You can also map the correction specific to your lens, (the lens profile), to your camera make, model, and lens combination. Mapping the lens profile will enable you to apply the correction to all images with the same camera-lens combination that you open in the Develop mode Lens Correction tool, should you choose.

To Automatically Correct Lens Distortion:

1. Open your image in Develop mode, and click the Geometry tab.

2. Open the Lens Correction group.

3. Select the Enable Lens Profile checkbox.


4. Often, ACDSee detects the correct camera make and model. However, if it does not pre-populate, use the Make and Model drop-down menus to select the make and model of the camera used to take this particular photo.

5. Next, select the lens model from the Lens drop-down menu. If you’re not sure what the lens model is, you can refer to your EXIF information in the bottom right corner.


It’s probably worth mentioning that the lens value displayed in the EXIF information may not be reliable in the case of third party lenses, as the camera itself may only recognize the third party lens as an ID number. If possible, recover the correct lens value and select it from the Lens drop-down menu.

The correction will occur instantly. Tip: To observe the difference, toggle the Show Original button in the bottom left corner.


Some results are fairly apparent, depending on the amount of distortion:


Others, less so:



(Don’t ask me what that is a photo of. Sea creatures? Confectionery?)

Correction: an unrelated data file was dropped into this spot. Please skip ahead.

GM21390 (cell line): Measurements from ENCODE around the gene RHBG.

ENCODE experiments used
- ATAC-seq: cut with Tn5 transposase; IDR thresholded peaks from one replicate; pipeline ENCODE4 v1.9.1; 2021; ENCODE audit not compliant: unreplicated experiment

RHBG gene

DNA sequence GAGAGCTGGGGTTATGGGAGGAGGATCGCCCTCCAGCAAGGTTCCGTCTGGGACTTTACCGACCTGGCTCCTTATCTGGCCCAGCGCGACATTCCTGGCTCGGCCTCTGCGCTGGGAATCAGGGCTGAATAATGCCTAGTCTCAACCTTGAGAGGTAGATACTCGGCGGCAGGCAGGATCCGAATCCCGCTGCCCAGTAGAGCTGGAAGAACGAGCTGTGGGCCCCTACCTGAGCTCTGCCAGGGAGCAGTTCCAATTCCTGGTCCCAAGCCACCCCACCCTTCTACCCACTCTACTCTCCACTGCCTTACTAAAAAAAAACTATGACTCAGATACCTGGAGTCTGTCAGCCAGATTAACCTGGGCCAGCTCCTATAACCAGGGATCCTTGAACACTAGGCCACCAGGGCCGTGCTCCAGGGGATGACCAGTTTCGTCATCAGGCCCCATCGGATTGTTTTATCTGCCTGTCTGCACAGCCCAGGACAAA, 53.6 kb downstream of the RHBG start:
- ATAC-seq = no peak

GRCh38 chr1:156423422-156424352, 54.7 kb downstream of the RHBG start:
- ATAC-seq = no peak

Now you have the option of saving this lens profile as a default for future use on other images with this camera make/model and lens combination. This will save you a ton of time if you’ve got a bazillion photos with the same camera/lens combo. As this function relies on EXIF data, this can mainly be performed with JPEG, DNG, RAW, and TIFF images.

To Save Your Lens Profile as a Default:

1. With your desired camera and lens combination selected, press the Map Default button.

2. Optional: Select the Auto-apply this mapped profile when entering Develop mode checkbox to apply the mapped default to future images upon entering Develop mode.

3. Press OK.


You can also manage your saved defaults, should you decide later on that you don’t want certain lens profiles anymore.

1. Press the Manage Defaults button in the Lens Correction group.

2. In the Manage Mapped Defaults dialog, you can select any profile from the list and delete it by pressing the Delete Mapped Default button.

3. Press OK.

And that’s that! Happy perfecting your images!


Sometimes, you take a photo that ends up having a haze in it. What do I mean, “haze”? A haze can occur when dust, smoke, or other particles obscure the clarity of the image, particularly the sky. Some parts of the world, I suspect, will have more of an issue than others. And yet sometimes, as I discovered, it has nothing to do with the air quality. Sometimes there’s just too much mist.